Bad Radio Review

Photo by D. T. Alexander

Each song is winter in the sense that it’s a dying of some sort,” Felly explained in a recent interview promoting his latest project. The album, Bad Radio, follows the artist/producer’s prolific body of work since his ambitious 2014 mixtape, Waking up to Sirens. The project is Felly’s first independent record since parting ways with 300 Entertainment and was released on his own label, 2273 Records.

Born Christian Felner in Trumbull, Connecticut, Felly began pursuing his passion
for making music at an early age, releasing music while still attending high school. He continued that pursuit at the University of Southern California (USC), where he studied music and founded 2273 Records with fellow USC scholars Jake Standley and continued collaborator, Gyyps.

Bad Radio is a noticeable departure from most of the artist’s previous efforts. On this opus, Felly trades in the bombastic braggadocio of 2014’s “Milk & Sugar” and the laid-back confidence that oozes from 2015’s “This Shit Comes in Waves,” for a more restrained approach—folksy, pared-down arrangements and introspective lines. Felly not only produced all eleven tracks on the record, but he also played most of the instrumentation.

On intro, the chatter of a detuned radio trails the discordant sounds of boots in the snow, wind gusts, and a car’s ignition stuttering before it starts. Felly describes the mood of the album as “a man leaving the comfort of a relationship and going out on his own into solitude—into the cold of the world”. The intro segues into the jaunty, alt-rock title-track and lead single. The song chronicles Felly’s winter journey, ‘Long ways to go/ Daylight low/ I wonder if I’ll get there,’ the artist ponders in his self-imposed isolation. The chorus provides little clarity, ‘There’s nowhere to run now, that you’re all by yourself/ What a feeling.’ All the while the song is a non-stop bop.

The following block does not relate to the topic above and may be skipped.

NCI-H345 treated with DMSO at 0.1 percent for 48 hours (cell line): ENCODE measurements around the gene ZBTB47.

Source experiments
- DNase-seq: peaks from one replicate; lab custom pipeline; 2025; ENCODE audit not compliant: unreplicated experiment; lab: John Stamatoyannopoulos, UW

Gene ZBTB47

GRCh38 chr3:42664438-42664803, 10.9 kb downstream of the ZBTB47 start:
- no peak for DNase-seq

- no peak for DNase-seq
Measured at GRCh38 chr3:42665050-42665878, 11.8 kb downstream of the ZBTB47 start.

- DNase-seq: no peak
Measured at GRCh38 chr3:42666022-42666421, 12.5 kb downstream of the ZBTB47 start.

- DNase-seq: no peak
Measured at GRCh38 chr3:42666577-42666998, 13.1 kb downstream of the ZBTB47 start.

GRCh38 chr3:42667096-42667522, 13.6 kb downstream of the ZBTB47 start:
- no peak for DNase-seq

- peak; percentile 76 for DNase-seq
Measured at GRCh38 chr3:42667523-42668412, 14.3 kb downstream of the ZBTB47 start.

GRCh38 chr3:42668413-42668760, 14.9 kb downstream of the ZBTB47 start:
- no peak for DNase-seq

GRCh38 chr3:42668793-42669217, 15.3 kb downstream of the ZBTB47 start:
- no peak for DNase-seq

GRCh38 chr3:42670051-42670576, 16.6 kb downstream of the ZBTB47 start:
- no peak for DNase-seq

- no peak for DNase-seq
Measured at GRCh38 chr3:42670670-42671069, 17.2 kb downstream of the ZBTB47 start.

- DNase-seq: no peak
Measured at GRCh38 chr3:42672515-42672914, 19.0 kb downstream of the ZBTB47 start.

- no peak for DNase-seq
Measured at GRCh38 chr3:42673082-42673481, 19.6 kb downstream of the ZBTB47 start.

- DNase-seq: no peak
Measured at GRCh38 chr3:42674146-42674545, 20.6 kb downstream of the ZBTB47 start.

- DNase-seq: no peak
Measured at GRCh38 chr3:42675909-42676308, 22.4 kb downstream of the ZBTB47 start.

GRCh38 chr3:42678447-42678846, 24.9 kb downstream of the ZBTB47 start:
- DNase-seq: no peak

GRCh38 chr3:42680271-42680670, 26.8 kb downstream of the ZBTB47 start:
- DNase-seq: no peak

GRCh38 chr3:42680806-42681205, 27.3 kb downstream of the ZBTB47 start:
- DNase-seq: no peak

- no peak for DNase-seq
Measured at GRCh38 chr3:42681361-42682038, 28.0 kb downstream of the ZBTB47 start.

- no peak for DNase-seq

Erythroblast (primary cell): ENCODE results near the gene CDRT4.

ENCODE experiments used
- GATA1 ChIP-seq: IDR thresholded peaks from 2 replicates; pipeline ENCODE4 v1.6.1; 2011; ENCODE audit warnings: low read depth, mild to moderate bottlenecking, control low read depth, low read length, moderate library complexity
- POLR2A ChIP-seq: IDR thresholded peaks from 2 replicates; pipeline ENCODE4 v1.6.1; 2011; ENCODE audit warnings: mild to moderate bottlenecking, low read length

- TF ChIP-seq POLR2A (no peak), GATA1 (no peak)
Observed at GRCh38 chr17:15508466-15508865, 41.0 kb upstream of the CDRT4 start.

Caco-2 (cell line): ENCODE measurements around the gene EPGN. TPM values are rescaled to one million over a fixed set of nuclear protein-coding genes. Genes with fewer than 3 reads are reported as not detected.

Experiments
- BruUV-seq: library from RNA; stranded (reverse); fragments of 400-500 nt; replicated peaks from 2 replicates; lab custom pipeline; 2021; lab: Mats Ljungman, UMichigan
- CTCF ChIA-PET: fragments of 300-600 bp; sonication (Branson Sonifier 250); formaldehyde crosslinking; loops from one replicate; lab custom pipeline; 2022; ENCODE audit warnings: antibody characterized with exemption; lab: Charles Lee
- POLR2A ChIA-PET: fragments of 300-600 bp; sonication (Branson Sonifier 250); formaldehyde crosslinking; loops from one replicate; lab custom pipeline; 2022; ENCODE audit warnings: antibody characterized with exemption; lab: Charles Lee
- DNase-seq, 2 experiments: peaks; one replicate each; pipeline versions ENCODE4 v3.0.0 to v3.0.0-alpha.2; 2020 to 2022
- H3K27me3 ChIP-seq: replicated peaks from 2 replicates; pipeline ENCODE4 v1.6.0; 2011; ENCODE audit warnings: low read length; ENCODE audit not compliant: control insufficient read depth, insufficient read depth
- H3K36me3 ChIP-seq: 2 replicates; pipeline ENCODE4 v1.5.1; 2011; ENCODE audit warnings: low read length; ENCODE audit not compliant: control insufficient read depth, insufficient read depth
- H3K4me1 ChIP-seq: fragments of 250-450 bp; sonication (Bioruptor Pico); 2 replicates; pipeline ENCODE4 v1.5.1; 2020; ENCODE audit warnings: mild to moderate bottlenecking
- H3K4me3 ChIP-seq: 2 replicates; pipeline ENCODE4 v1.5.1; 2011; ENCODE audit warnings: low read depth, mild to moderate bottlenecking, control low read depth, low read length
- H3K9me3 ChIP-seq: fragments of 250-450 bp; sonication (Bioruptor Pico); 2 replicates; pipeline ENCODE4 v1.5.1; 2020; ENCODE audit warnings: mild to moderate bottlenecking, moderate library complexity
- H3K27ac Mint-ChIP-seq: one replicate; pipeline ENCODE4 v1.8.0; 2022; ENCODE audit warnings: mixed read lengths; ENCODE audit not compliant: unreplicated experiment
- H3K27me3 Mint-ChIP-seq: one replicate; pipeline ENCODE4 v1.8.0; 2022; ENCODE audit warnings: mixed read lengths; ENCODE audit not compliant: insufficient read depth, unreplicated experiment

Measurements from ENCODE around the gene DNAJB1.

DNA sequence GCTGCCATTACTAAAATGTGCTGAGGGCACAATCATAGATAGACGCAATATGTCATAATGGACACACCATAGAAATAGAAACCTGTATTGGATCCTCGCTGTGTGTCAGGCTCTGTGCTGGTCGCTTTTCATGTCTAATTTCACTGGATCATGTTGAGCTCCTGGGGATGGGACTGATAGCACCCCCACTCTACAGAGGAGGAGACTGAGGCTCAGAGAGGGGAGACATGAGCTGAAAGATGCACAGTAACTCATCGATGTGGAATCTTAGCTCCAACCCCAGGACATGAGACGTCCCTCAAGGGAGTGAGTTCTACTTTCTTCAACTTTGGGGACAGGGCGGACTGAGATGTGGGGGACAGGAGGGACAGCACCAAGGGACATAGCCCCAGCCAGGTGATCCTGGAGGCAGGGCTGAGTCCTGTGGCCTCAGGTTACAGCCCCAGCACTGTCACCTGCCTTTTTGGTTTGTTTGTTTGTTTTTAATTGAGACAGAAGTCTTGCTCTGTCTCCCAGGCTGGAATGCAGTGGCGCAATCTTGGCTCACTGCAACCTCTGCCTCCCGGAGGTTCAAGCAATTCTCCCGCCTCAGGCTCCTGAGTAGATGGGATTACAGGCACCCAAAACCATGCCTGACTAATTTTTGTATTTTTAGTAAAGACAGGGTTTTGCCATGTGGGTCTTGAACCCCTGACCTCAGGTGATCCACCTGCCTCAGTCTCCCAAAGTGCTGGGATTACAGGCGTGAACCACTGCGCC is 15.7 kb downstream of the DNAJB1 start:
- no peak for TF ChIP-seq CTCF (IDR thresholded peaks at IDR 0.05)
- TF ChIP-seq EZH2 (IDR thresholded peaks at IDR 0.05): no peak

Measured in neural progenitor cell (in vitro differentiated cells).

‘Oh, how I’d love
to get you high
and take a look inside’

‘Oh, how I’d love to get you high and take a look inside,’ Felly ruminates wistfully on the beautifully arranged “Nothing Ordinary.” Without missing a beat, the up-tempo, no tears left to cry sits atop a lo-fi, folk-pop beat, with the artist recalling sipping whiskey by the fire, where tall trees were his choir and ‘wherе it’s quiet enough to hear my hearts desires’ but concludes, ‘nothing hurts anymore/ And my eyes are dry.’

Photo by D. T. Alexander

This detour from his definitive Mac Miller-esque flows and the return to the basics is laudable, but at times the project falters where Felly usually shines – in his versatility and range. Felly has a natural knack for merging different genres into something fresh and unique, like on the transcendental single “Fresh Water,” from Bad Radio’s most recent predecessor, Young Fel 2.

After a mere twenty-four minutes, the wintery drive screeches to a halt with “Son of a Gun,” a foot-stomping folk track in the style of The Lumineers, with an invitation, ‘Dance with me…Put your hands on me.’ The song fades out and into the spooky official closer, “In the meantime (outro),” where Felly laments, ‘I can’t get you off my mind/ Stuck in the meantime.’ G&S

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